Thursday, August 23, 2007

The Quilting Bee - SUGAR CAMP QUILT - Review

The Sugar Camp Quilt
By Jennifer Chiaverini
Published by Simon & Schuster 2005
Website Elm Creek Quilts Series

One thing I have never mentioned is that I grew up with Quilting. I don't do any quilting myself. Heavens no, my sewing is very bad. My mother has been Quilting for as long as I can remember. I can remember seeing her with piles of small squares and triangles of fabric stuffed in a Quilting bag. Even now she still makes Quilts for her teenage granddaughters.

I'm sure one of these days she will make a Quilt for my son - if she has not done so already. The only trouble is that it would cost a fortune to send it from New Zealand to Canada. And so while I dont take part in any Quilting groups, I am interested in reading about them. Every now and then I hear stories of samplers from 150 years earlier, being discovered and women interested in finding out who made the sampler and what happened to her.

Quilting is one of those hobbies that women can do anywhere, and even do in groups apparently. I was at the library yesterday and I came across a book called THE SUGAR CAMP QUILT, so I had a quick glance through it. This particular book is the 7th in a series of 10 novels about a Quilting group in Creek's Crossing, Pennsylvania. Most of the books do take place in the Present time, but there are 2 books written in the past. The Sugar Camp Quilt is one of those.

Dorothea Granger is 19 years old and the temporary school teacher at Creek's Crossing. She is also an excellent Quilter. She lives with her parents on her Uncle Jacob's farm, where they grow oats, wheat and maple trees. Every thaw (when the snow starts melting) the family must catch the maple sap running from the trees to make sugar. Sap runs dont last very long (maybe 2-3 weeks in Pennsylvania) although up here in Ontario the sap run can be from 4 to 8 weeks long, depending on the weather.

Uncle Jacob is a grumpy man. After his wife & 2 young sons died of scarlet fever, he vowed to never marry again. When his sisters family (Dorothea's mother) lost their farm to a flood, he allowed them to move in with him, but then promptly put them to work on the farm.

But Jacob kept one secret from his sister & brother-in-law. Every evening he disappeared and went for a walk. One day he demanded that Dorothea make a quilt for him. A special quilt, "one like my mother used to make". The pattern was like no other Dorothea had ever seen, and even Lorena (Dorothea's mother) had never seen such a pattern amongst her mother's quilts.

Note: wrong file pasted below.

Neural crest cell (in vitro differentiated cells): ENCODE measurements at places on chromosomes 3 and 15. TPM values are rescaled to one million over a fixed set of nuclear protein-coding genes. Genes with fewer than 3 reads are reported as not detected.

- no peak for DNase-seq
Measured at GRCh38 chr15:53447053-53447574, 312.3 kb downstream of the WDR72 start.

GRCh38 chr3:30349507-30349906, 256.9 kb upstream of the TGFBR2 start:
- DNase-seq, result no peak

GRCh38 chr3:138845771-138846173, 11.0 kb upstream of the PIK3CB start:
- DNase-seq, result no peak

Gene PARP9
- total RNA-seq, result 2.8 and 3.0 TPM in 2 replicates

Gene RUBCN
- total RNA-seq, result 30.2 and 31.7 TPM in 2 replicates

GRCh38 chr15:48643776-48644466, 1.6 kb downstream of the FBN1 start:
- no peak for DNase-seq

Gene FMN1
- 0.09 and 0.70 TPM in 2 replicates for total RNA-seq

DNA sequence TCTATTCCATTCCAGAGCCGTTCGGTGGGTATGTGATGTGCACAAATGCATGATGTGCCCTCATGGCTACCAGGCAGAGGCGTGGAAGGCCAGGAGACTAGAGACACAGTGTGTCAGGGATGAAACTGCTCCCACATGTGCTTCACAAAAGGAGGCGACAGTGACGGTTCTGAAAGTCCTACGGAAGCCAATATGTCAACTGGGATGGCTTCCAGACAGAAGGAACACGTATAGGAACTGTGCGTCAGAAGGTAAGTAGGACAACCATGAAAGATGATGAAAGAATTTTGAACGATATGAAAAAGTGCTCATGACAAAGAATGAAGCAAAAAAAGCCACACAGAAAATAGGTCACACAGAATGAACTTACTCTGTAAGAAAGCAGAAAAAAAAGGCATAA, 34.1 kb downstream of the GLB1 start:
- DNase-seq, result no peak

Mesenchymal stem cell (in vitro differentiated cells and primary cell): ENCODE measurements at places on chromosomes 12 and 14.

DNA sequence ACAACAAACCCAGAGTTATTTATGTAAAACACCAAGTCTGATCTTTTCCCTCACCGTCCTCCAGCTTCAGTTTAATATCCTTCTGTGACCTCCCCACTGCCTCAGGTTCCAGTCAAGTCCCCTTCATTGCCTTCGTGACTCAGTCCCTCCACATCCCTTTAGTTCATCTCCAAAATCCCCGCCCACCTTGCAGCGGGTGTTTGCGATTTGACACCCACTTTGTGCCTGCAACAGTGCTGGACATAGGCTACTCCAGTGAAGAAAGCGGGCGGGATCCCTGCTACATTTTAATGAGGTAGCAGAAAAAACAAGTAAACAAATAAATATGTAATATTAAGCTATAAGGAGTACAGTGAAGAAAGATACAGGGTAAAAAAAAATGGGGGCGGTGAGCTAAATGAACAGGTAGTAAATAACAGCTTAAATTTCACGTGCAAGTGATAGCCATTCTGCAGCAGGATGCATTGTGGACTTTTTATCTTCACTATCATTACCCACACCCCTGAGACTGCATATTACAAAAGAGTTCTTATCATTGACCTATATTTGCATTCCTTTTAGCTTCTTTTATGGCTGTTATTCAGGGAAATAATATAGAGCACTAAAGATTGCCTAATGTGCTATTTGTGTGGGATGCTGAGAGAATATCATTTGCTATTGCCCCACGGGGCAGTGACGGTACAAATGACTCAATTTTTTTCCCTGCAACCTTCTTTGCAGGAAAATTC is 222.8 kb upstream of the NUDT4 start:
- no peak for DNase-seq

When the Quilt is finally finished, Dorothea expects the quilt to be on his bed. But instead she finds Jacob using it to clean the dirt off his boots. "This Quilt can be cleaned in the wash," says Jacob. But Dorothea is horrified and very upset.

Shortly after, Jacob dies of apoplexy (possibly a heart attack) while crossing the stream one evening. His wagon is found in the Elm Creek, and the horse is missing. One of the neighbours comes to see the Grangers to pay his respects. He says he has something important to tell them.

"Questions? What Questions?" Dorothea asked. "Why could he not be seen?"
"He didn't want any of you folks to know". he directed his gaze at Dorothea. "Except you. He was very proud of you. He thought maybe you could be told. The older he [Jacob] got, the more he wished he could ask for your help. But he knew it was too dangerous."
Robert's voice was slow and direct. "Too dangerous for what?"
"Helping runaways"
The room was silent.
"My brother-" Lorena paused and started again. "my brother was no abolitionist."

Thats right. This book is partly about how the Sugar Camp was a station on the Underground Railroad to Canada for runaway slaves before the Civil War broke out. The Quilt is the map to the next station. Chapter one takes place in 1849.

I started reading this book at 9pm last night. I could not put it down, and ended up staying up until 12 midnight just because I just HAD to know what happened next.

For those of you who do quilt, I know you will love this series. I really want to read more books in this series.


Melanie said...

I've only read the first of the quilting themed books by this author so far. If you like quilting mysteries as well, try Earlene Fowler's series. I really like those.

Marg said...

I am not a quilter at all, but I do enjoy these series, particularly the historical ones.

Sherry said...

I added a link to your review to my Saturday Review of Books at Semicolon ( You're invited to come by any Saturday and add your own link to book reviews posted that particular week.

Historia said...

I found 7 more books in this series at the library and have put them on hold. They are slowly trickling in.

I have read 2 more books in this series already. The more I read, I more I enjoy them. The characters are just so REAL.